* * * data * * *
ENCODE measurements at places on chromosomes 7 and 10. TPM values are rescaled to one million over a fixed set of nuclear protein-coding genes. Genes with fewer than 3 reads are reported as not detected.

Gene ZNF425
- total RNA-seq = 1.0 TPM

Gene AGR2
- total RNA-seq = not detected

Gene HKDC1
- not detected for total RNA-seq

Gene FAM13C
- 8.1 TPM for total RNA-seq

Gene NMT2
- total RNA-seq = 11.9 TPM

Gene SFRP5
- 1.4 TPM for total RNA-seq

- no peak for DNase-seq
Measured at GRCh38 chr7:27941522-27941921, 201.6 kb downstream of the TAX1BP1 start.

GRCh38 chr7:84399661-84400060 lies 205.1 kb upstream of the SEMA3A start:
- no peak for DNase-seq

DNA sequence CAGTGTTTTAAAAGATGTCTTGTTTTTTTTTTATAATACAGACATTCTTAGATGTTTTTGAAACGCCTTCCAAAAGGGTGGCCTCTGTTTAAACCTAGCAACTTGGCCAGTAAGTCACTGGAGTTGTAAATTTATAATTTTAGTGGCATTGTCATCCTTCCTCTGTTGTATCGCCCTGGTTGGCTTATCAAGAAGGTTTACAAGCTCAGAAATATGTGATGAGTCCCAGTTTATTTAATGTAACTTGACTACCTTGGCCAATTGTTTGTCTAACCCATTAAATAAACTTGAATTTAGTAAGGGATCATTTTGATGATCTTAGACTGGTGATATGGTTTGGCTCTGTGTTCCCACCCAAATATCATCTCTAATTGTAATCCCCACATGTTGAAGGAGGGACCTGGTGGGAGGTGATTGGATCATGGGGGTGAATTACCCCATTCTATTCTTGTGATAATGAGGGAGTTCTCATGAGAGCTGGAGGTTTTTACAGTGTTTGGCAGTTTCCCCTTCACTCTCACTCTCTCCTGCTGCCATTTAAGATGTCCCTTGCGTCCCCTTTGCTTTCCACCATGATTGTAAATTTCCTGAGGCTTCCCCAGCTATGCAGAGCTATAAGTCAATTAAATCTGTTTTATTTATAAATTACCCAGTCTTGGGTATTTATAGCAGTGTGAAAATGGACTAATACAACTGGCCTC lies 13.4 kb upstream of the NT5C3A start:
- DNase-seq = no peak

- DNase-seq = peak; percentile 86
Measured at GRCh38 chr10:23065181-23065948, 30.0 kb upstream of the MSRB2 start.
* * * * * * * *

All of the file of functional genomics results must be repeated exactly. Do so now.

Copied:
ENCODE measurements at places on chromosomes 7 and 10. TPM values are rescaled to one million over a fixed set of nuclear protein-coding genes. Genes with fewer than 3 reads are reported as not detected.

Gene ZNF425
- total RNA-seq = 1.0 TPM

Gene AGR2
- total RNA-seq = not detected

Gene HKDC1
- not detected for total RNA-seq

Gene FAM13C
- 8.1 TPM for total RNA-seq

Gene NMT2
- total RNA-seq = 11.9 TPM

Gene SFRP5
- 1.4 TPM for total RNA-seq

- no peak for DNase-seq
Measured at GRCh38 chr7:27941522-27941921, 201.6 kb downstream of the TAX1BP1 start.

GRCh38 chr7:84399661-84400060 lies 205.1 kb upstream of the SEMA3A start:
- no peak for DNase-seq

DNA sequence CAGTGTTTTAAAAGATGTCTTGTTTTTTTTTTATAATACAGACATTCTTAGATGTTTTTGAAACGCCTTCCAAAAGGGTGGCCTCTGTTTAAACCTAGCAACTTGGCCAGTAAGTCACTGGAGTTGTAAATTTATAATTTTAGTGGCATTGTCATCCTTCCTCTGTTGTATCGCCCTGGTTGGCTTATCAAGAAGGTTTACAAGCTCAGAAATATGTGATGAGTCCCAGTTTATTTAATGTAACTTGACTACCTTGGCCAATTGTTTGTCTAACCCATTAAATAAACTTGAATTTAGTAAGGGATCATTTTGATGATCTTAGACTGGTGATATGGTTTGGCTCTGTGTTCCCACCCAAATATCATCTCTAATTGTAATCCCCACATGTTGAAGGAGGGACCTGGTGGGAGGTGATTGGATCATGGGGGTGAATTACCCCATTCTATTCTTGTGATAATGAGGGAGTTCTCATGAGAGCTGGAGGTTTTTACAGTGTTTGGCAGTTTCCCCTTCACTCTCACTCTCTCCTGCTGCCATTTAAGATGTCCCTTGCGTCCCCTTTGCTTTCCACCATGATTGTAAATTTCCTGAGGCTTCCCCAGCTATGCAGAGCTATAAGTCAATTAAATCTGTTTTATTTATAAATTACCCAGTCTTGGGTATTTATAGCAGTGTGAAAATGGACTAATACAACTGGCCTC lies 13.4 kb upstream of the NT5C3A start:
- DNase-seq = no peak

- DNase-seq = peak; percentile 86
Measured at GRCh38 chr10:23065181-23065948, 30.0 kb upstream of the MSRB2 start.